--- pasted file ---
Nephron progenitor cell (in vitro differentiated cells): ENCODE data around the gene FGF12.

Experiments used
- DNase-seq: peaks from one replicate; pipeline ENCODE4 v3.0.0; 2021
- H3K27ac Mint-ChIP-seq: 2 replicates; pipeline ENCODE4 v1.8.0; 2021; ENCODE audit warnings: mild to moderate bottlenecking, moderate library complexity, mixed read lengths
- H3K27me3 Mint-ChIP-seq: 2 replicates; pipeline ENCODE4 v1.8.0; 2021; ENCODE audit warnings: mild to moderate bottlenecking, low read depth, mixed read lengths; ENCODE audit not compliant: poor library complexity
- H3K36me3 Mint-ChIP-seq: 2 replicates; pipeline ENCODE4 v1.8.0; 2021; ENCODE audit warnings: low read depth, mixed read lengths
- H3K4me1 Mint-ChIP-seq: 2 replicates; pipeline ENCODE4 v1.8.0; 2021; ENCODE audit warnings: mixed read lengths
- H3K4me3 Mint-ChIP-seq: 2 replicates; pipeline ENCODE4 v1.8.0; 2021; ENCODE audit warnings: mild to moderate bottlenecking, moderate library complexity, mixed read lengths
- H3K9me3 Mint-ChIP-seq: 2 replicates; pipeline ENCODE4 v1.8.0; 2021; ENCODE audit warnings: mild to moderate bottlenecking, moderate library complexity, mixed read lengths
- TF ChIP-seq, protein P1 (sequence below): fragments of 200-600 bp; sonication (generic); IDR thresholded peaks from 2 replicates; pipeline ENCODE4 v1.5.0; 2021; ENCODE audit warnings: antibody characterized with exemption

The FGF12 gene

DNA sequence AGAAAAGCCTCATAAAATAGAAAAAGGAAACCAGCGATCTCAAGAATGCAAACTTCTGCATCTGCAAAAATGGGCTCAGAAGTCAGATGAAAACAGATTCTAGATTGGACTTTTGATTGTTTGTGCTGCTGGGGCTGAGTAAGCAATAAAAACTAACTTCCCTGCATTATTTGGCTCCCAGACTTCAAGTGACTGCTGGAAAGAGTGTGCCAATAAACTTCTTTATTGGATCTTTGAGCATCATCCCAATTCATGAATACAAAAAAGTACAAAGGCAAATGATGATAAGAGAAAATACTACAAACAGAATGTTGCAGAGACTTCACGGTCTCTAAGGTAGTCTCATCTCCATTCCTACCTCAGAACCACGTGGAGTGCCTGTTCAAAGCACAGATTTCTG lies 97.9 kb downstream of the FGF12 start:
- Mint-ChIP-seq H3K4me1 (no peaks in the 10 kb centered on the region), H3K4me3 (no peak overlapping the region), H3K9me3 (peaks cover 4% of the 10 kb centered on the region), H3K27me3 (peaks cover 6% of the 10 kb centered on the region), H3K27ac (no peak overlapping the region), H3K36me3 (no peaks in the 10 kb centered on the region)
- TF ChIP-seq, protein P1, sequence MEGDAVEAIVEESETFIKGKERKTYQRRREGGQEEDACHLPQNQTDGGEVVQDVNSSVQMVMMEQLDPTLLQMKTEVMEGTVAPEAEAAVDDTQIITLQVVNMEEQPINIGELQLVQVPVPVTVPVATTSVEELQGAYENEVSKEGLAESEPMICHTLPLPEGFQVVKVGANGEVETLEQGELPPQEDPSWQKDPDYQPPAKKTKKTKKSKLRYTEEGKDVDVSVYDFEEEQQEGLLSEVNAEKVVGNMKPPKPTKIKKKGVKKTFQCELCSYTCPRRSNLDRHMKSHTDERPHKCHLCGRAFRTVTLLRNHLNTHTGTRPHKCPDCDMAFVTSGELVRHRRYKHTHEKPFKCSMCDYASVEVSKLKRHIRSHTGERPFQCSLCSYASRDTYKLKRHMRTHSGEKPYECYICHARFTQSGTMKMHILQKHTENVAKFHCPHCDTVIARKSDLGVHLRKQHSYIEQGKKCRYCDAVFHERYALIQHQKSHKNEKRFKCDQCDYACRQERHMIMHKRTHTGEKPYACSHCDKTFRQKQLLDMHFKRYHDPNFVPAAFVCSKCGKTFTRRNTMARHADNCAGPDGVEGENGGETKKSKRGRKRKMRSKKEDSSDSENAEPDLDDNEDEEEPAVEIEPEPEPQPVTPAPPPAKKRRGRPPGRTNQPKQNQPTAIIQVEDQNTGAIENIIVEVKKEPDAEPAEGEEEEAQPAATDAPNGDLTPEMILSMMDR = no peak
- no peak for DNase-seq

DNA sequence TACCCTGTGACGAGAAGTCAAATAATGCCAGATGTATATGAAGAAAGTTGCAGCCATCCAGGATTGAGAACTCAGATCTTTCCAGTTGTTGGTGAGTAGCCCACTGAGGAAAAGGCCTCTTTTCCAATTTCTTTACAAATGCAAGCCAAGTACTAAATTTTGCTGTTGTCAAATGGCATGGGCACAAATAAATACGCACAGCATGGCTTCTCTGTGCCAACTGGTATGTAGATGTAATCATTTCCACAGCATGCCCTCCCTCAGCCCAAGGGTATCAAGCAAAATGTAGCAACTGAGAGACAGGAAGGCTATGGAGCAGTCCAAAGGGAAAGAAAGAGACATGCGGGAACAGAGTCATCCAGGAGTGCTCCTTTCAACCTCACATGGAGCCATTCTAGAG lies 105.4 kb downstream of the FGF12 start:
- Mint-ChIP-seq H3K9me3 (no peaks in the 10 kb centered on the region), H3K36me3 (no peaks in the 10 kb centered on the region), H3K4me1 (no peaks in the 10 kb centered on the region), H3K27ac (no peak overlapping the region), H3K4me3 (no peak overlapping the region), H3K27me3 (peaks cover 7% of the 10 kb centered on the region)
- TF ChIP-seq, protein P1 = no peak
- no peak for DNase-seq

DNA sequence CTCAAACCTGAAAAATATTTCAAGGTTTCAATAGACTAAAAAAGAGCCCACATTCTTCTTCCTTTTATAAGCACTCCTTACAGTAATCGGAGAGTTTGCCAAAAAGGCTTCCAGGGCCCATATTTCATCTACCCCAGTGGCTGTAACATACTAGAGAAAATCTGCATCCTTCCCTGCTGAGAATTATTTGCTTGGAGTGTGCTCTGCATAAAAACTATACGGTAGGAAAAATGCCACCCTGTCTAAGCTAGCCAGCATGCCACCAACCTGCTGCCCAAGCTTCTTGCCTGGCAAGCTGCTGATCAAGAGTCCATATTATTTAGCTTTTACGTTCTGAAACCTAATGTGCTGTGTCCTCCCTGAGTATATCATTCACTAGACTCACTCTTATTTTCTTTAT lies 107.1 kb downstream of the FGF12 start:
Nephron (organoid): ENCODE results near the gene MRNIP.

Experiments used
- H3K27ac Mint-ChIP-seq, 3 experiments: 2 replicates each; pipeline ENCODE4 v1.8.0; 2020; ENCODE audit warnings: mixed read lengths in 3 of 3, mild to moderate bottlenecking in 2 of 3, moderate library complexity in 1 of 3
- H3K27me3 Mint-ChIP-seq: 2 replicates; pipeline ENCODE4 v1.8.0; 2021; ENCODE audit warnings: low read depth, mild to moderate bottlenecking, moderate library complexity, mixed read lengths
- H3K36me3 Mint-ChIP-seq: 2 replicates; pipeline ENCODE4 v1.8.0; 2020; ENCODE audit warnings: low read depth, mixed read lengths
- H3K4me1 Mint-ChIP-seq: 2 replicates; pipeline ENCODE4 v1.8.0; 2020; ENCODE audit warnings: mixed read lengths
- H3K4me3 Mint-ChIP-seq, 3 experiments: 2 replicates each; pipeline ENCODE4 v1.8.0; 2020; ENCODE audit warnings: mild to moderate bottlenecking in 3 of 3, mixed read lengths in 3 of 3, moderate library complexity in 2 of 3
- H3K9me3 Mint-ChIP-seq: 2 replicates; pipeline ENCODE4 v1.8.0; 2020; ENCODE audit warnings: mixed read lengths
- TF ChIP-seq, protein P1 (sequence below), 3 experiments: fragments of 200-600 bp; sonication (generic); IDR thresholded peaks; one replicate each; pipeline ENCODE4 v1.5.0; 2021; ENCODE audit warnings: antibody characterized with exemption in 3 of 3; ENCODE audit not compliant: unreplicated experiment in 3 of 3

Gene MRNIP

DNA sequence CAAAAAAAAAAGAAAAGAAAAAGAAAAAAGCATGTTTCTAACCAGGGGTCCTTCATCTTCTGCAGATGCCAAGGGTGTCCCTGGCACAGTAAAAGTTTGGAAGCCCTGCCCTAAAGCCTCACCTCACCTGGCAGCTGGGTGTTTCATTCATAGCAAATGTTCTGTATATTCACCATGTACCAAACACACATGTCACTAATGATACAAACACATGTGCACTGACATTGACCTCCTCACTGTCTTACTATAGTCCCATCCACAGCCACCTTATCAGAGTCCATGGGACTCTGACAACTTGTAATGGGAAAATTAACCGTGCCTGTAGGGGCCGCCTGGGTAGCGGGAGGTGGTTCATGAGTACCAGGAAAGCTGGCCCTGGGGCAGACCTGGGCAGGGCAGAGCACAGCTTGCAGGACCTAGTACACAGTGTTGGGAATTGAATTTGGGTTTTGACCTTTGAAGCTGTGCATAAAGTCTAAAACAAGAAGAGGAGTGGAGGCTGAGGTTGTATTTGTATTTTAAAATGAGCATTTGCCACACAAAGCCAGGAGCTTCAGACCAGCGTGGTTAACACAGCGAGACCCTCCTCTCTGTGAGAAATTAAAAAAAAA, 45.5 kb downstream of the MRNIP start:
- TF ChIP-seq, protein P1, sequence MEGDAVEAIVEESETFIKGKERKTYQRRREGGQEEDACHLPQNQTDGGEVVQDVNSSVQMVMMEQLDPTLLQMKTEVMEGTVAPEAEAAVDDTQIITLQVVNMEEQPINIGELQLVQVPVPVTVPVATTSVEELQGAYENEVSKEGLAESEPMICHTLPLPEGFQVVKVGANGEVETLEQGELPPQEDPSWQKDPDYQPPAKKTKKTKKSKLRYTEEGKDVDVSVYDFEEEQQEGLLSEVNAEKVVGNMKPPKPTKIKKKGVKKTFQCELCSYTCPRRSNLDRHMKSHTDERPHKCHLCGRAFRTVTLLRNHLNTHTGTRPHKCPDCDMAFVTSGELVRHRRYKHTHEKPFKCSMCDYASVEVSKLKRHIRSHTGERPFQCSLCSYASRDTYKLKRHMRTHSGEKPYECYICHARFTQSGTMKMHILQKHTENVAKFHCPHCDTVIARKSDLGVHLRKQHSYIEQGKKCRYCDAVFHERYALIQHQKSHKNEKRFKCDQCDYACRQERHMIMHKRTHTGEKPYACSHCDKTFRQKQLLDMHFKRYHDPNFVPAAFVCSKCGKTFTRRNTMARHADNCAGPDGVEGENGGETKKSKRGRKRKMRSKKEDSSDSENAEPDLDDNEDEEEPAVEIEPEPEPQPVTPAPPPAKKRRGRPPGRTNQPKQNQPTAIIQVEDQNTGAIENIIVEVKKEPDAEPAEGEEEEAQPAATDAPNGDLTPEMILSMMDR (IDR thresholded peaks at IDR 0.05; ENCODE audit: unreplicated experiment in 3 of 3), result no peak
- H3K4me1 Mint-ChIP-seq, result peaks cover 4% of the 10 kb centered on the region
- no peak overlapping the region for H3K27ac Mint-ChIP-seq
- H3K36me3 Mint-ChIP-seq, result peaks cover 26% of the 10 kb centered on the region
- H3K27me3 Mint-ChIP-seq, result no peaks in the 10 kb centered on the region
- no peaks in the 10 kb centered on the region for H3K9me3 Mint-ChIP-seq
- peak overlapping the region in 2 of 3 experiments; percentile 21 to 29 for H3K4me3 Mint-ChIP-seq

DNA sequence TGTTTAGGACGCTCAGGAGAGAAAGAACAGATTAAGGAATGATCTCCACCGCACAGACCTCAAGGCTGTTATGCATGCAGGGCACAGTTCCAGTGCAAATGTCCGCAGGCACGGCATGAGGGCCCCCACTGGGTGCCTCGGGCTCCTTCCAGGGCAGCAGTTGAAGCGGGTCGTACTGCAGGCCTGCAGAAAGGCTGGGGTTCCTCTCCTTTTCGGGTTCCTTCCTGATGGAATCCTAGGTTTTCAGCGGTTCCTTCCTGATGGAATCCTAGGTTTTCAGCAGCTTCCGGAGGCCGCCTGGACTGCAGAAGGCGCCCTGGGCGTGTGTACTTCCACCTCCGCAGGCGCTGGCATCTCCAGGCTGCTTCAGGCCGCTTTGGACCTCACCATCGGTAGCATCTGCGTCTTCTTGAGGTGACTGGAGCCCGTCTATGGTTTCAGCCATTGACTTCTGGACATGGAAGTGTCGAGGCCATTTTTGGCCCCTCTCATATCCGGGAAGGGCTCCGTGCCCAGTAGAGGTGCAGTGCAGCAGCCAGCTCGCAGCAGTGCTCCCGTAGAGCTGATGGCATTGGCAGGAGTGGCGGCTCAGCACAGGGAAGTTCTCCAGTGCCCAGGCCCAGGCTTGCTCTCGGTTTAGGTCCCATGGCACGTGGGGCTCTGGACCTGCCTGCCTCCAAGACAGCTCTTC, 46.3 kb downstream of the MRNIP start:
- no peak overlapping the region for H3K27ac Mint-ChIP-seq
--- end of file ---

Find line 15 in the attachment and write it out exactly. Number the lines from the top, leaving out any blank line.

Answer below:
- no peak for DNase-seq